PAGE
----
Life Hack, no. 2

You don’t need $75 to jump in on the new and improved skort trend (improved because it is a skirt all the way around–only you know it’s got shorts underneath. You and the person you flash when you’re on a swing with your legs apart, because adults totally do that). Keep all the skirts you already own (well, the ones you like) and wear Skimmies underneath.

[from the Title Nine catalog]

Or–a hack within a hack–don’t even spend money on Skimmies. Borrow your husband’s skinny briefs. Just don’t think about the fact you’re wearing men’s underwear. Or about that little pocket in the front. Or…erm…on second thought, spend the money on Skimmies.

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The Myth of the Ballet Body (aka Dancer’s Body)

Many workout routines claim that by following their prescribed regimen of exercises, you can achieve the long, lean limbs, slender torso, minimal hips, and small, lifted buns of a professional dancer. Some of these routines are in fact excellent workouts. They promote good posture and will strengthen and shape (to their natural tendency) your muscles–for example, Ballet Body and The Bar Method. Some of these routines are unhealthy–they may cause injury, and the recommended diets are unrealistic (coughTracyAndersoncough). All of these methods have one thing in common, though:

Ballet Body series by Leah Sarago

they are lying. The Ballet/Dancer’s Body is a fabrication of the ballet world. There is the body that the ballet world has aggressively selected for. And there are the natural body types of anyone who has danced, disciplined, for years. Those are two different entities.

There was a wonderful documentary on Tanaquil LeClercq last year on PBS. I think they stated that it was her body type that started the trend towards its current aesthetic.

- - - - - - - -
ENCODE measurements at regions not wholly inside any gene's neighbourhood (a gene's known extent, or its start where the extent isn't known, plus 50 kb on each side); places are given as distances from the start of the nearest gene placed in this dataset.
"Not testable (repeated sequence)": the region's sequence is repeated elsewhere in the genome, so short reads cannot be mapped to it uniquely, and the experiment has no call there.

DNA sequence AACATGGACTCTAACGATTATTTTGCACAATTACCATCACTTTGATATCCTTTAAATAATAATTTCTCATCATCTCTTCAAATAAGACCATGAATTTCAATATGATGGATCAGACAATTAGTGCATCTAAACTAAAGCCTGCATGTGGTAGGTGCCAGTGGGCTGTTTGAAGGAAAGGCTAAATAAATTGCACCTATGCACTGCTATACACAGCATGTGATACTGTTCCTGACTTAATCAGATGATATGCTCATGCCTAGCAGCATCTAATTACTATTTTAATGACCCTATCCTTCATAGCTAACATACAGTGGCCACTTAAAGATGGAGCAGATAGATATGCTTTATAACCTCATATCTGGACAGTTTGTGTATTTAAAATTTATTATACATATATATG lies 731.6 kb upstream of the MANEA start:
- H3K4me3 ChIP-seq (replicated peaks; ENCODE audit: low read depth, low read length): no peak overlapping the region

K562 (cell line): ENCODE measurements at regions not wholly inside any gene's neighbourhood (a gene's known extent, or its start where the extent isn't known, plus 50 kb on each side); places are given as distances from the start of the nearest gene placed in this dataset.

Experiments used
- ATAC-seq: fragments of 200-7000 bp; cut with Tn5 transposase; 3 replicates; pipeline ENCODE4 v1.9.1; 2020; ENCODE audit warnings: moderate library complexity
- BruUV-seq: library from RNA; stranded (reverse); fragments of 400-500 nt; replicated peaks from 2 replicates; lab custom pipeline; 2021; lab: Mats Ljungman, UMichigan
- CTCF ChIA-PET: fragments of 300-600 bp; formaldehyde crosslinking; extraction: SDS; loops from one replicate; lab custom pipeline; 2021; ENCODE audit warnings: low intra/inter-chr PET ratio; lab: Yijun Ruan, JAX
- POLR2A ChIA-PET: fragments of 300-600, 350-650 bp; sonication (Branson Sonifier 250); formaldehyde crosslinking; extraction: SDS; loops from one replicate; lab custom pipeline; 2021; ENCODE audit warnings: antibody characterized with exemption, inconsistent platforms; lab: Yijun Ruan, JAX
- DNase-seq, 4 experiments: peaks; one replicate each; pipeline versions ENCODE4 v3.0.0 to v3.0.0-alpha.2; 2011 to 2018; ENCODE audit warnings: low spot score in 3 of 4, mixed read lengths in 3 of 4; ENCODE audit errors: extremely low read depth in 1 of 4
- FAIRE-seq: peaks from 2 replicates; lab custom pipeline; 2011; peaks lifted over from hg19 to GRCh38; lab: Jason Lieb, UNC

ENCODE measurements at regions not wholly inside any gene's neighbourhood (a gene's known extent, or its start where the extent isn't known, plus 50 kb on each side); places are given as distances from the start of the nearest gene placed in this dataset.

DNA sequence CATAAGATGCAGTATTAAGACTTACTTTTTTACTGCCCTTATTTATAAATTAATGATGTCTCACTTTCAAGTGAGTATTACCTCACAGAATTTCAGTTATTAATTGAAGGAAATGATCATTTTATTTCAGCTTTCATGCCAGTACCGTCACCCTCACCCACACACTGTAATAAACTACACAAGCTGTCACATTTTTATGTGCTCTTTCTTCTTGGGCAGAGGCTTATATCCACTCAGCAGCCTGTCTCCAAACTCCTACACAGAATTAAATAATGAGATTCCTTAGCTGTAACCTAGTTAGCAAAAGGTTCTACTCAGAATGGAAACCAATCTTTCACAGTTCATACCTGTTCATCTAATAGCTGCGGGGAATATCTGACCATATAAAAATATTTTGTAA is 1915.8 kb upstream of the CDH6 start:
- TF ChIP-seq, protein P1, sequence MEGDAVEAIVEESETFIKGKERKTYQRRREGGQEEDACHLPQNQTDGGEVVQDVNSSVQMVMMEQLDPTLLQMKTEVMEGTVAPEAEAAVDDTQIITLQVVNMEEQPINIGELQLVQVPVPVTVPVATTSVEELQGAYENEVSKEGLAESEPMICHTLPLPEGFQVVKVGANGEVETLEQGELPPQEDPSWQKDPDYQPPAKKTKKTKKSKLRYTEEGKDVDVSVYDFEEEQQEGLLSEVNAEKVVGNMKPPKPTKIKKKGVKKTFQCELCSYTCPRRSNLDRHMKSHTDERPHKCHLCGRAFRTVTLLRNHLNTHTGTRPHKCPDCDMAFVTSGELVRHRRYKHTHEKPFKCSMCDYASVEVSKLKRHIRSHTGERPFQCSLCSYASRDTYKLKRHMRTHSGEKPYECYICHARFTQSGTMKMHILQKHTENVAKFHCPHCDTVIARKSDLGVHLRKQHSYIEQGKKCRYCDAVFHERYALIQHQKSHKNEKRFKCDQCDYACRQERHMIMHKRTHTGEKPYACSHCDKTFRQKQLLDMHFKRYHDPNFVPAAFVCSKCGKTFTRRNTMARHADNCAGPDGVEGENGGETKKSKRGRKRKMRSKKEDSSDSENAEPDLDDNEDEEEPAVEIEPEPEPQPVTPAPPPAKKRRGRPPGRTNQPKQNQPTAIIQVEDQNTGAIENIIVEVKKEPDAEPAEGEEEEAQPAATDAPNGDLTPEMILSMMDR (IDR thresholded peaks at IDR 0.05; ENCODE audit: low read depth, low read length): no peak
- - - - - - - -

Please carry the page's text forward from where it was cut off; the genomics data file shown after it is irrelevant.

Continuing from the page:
Tanaquil LeClercq

If you are happy with your body type and not easily swayed, this argument will not be news to you. But I think most women with a pear shape aren’t happy with it, and promises to change our entire shape into long and lean is like the sweet tune of a Pied Piper striking us directly in the spot in our brain that has the stamina of jello. But if you weren’t born with a long, lean shape and minimal hips, I’m afraid the “dancer’s body” will never be yours.

The Pennsylvania Ballet

 

If you have watched figure skating, this isn’t news: Miki Ando and Sasha Cohen weren’t training in drastically different conditions, yet their bodies, if confined to this myth, would have you believe that Miki was doing 200 pound leg presses and Sasha was doing dainty tondues.

Similarly, if you’re a fan of So You Think You Can Dance, perhaps you recall the Season 5 penultimate episode. The top 2 girls were Kayla Radomski and Jeanine Mason. Both were contemporary dancers (with training in other styles). Yet Kayla has the classical slim “Dancer’s Body” while Jeanine has a pear shape. This is no criticism of Jeanine–she won (although my favorite was Jeanette Manrara).

As frustrating as Nigel & Co can be, at least they don’t choose only those body types that conform to the stereotype. In fact, I am continually surprised that they defy another stereotype and routinely choose some shorter men.

 

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Life Hacks, no. 1

Wear ankle weights all day. When you remove them in the evening, you will feel so light and lithe you will hardly believe it******.

Sproing new outfit